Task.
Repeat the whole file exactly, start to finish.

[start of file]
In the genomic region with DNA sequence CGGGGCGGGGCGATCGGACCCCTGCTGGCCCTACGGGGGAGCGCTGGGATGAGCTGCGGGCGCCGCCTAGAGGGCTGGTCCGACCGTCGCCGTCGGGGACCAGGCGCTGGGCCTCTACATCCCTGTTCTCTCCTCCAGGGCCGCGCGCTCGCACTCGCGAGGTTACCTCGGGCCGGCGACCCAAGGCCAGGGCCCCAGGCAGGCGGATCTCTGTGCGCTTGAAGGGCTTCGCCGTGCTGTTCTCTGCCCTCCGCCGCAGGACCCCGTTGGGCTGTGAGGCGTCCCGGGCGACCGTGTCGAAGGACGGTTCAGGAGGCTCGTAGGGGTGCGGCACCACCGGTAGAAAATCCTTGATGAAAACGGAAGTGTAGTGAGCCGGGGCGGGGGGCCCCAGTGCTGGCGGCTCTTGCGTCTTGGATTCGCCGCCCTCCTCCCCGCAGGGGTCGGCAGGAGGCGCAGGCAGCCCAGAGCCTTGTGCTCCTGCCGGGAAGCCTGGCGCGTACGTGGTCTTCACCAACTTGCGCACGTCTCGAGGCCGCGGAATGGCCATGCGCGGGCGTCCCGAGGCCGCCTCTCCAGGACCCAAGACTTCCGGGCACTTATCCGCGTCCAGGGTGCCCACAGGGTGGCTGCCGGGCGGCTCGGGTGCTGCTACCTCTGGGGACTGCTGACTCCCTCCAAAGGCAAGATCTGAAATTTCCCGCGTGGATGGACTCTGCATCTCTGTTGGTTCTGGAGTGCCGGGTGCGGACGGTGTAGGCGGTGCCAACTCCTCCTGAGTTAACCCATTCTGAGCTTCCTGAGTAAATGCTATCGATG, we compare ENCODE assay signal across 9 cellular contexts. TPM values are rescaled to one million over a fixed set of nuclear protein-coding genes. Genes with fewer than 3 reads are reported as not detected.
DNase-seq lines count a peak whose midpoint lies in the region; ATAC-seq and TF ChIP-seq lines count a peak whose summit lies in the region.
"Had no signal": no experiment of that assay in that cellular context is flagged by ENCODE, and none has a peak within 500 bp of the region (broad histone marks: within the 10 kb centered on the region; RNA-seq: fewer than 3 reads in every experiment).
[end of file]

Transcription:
In the genomic region with DNA sequence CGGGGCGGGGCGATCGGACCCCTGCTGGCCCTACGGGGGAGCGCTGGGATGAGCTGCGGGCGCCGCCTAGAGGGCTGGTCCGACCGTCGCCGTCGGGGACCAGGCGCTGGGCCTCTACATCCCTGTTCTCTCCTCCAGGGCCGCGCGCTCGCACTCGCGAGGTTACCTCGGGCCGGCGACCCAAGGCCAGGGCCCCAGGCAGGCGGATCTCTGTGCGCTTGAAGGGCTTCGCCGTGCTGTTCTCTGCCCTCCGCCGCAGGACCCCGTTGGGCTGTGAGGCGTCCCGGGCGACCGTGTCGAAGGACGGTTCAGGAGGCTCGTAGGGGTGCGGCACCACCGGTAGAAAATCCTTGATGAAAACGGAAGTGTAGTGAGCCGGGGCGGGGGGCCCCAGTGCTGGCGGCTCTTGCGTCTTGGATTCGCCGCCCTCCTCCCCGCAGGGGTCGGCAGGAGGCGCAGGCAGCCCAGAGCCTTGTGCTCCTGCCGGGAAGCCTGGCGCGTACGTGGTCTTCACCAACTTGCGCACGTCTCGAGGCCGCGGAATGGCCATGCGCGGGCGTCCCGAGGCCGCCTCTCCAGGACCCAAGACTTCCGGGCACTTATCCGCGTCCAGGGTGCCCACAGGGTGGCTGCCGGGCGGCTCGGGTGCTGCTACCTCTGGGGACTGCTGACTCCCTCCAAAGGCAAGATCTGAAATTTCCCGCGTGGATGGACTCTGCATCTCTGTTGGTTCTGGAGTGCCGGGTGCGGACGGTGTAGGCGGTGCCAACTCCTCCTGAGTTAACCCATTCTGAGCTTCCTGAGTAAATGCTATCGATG, we compare ENCODE assay signal across 9 cellular contexts. TPM values are rescaled to one million over a fixed set of nuclear protein-coding genes. Genes with fewer than 3 reads are reported as not detected.
DNase-seq lines count a peak whose midpoint lies in the region; ATAC-seq and TF ChIP-seq lines count a peak whose summit lies in the region.
"Had no signal": no experiment of that assay in that cellular context is flagged by ENCODE, and none has a peak within 500 bp of the region (broad histone marks: within the 10 kb centered on the region; RNA-seq: fewer than 3 reads in every experiment).